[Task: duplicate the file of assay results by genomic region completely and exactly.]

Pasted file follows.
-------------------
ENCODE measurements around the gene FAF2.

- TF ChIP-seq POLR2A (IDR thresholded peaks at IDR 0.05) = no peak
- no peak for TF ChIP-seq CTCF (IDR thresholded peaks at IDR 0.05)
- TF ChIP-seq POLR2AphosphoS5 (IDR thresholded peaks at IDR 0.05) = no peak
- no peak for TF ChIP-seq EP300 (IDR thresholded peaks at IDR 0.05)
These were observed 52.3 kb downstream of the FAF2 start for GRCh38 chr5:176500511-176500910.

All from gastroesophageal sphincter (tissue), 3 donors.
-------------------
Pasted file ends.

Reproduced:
ENCODE measurements around the gene FAF2.

- TF ChIP-seq POLR2A (IDR thresholded peaks at IDR 0.05) = no peak
- no peak for TF ChIP-seq CTCF (IDR thresholded peaks at IDR 0.05)
- TF ChIP-seq POLR2AphosphoS5 (IDR thresholded peaks at IDR 0.05) = no peak
- no peak for TF ChIP-seq EP300 (IDR thresholded peaks at IDR 0.05)
These were observed 52.3 kb downstream of the FAF2 start for GRCh38 chr5:176500511-176500910.

All from gastroesophageal sphincter (tissue), 3 donors.